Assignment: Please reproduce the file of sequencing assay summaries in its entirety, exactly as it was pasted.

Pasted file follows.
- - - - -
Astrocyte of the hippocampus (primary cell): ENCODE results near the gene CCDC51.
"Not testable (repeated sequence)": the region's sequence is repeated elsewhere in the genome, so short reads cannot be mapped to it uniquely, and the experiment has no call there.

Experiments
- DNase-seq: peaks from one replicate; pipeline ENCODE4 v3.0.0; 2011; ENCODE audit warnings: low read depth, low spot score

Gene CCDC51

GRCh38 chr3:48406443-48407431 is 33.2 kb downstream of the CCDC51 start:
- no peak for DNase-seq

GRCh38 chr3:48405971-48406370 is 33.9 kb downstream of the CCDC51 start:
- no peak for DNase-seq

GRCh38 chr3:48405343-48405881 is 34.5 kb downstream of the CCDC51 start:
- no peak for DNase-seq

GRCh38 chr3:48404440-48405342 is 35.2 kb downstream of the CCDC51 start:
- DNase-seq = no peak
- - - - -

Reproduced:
Astrocyte of the hippocampus (primary cell): ENCODE results near the gene CCDC51.
"Not testable (repeated sequence)": the region's sequence is repeated elsewhere in the genome, so short reads cannot be mapped to it uniquely, and the experiment has no call there.

Experiments
- DNase-seq: peaks from one replicate; pipeline ENCODE4 v3.0.0; 2011; ENCODE audit warnings: low read depth, low spot score

Gene CCDC51

GRCh38 chr3:48406443-48407431 is 33.2 kb downstream of the CCDC51 start:
- no peak for DNase-seq

GRCh38 chr3:48405971-48406370 is 33.9 kb downstream of the CCDC51 start:
- no peak for DNase-seq

GRCh38 chr3:48405343-48405881 is 34.5 kb downstream of the CCDC51 start:
- no peak for DNase-seq

GRCh38 chr3:48404440-48405342 is 35.2 kb downstream of the CCDC51 start:
- DNase-seq = no peak